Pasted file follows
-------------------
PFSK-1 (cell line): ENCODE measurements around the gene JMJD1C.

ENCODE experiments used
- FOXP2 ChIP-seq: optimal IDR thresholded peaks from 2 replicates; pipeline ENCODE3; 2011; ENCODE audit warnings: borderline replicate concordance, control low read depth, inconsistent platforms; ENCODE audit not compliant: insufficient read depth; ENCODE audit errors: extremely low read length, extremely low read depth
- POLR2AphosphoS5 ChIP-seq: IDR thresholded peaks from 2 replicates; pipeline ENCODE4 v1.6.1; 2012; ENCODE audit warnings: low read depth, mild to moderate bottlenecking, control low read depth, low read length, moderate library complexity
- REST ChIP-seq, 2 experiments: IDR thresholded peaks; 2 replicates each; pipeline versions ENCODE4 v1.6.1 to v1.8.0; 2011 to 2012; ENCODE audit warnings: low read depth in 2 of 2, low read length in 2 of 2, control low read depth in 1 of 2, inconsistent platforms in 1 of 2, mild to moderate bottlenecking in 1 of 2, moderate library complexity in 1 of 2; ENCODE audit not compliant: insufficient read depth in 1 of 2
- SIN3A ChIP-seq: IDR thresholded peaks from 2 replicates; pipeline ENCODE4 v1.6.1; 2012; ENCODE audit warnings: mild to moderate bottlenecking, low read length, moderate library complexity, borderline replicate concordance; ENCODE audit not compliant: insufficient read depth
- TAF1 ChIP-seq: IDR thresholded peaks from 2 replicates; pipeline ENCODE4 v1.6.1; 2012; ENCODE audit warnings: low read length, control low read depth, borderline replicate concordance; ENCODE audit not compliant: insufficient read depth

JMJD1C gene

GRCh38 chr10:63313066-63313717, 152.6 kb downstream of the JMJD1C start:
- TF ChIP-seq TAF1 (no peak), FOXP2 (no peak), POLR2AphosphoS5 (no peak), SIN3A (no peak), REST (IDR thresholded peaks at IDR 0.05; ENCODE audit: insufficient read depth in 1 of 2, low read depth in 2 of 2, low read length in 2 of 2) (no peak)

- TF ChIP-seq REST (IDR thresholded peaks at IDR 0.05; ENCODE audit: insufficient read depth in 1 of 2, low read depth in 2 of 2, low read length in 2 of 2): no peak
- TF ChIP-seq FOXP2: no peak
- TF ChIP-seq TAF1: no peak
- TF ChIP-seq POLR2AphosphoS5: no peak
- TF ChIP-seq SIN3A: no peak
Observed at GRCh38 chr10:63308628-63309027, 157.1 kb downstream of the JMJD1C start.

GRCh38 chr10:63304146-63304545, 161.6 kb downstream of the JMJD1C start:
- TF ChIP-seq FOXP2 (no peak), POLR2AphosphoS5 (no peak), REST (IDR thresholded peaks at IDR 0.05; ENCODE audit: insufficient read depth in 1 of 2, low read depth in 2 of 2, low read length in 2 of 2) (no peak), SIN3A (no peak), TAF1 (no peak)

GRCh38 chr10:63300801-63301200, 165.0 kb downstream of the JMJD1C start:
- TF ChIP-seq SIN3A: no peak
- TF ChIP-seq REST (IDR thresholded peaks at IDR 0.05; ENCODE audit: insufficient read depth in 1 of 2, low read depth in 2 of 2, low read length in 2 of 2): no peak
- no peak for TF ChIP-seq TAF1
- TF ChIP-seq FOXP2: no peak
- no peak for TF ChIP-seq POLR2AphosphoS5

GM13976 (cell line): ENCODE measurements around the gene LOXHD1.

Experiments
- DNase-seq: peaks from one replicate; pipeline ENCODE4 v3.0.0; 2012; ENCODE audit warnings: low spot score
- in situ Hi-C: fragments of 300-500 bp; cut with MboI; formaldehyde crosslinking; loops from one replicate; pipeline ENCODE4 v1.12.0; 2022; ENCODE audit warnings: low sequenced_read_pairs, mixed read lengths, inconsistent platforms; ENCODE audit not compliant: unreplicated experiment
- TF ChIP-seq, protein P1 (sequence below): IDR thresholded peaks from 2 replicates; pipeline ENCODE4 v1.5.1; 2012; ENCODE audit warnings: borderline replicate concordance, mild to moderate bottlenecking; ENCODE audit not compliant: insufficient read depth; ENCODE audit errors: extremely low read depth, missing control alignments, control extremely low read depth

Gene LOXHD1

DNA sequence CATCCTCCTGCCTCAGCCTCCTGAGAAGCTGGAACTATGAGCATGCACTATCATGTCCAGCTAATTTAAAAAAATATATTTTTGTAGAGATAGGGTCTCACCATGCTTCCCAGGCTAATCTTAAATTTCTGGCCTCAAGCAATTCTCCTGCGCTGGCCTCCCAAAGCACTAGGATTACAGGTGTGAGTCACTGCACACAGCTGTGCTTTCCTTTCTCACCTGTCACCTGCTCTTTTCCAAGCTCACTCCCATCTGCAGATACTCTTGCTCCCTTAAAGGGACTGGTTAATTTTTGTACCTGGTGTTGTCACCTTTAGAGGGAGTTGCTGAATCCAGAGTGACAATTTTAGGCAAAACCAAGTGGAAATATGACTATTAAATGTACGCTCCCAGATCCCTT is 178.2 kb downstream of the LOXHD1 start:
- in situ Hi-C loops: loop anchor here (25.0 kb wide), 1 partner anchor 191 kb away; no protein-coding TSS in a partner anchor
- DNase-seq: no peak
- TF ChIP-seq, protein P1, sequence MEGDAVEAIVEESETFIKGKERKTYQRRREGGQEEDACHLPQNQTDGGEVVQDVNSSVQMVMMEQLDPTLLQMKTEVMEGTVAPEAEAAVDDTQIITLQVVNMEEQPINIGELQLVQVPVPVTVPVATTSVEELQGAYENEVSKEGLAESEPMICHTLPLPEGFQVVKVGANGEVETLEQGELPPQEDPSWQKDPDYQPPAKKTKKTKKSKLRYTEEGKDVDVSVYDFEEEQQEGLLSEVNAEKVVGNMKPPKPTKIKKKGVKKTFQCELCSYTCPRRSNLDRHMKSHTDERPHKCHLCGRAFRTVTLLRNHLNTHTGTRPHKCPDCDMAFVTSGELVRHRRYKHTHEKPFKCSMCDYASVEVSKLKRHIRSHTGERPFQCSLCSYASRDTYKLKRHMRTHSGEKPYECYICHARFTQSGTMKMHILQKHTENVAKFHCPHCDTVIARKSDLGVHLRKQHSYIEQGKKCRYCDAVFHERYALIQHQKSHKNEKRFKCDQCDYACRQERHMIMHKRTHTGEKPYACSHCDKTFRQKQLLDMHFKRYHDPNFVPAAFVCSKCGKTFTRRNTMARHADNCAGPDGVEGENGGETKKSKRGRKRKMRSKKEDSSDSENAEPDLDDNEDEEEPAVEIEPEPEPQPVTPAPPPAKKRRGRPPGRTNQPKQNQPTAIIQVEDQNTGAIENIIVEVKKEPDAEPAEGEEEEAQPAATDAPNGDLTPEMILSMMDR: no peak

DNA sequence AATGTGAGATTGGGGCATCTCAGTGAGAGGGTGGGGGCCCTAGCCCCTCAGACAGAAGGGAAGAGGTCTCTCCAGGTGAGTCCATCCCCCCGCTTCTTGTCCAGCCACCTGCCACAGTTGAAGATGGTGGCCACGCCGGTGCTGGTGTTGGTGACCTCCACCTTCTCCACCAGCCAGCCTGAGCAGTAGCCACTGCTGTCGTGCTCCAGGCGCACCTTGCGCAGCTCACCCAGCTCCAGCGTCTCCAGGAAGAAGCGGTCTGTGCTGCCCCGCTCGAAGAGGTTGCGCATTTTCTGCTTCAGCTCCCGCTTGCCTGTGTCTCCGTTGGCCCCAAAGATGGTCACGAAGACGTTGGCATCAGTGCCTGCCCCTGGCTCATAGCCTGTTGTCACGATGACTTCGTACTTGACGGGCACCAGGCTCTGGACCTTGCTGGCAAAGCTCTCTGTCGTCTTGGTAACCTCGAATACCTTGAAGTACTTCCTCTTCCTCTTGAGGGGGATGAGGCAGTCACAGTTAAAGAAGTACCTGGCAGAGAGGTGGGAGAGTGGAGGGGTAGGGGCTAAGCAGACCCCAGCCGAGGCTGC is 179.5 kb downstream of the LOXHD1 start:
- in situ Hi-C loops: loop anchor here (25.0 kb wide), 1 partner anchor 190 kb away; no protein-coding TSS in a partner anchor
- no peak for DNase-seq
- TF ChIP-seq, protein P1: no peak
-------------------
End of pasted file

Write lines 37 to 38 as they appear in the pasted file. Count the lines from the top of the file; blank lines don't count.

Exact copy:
- no peak for DNase-seq
- TF ChIP-seq, protein P1: no peak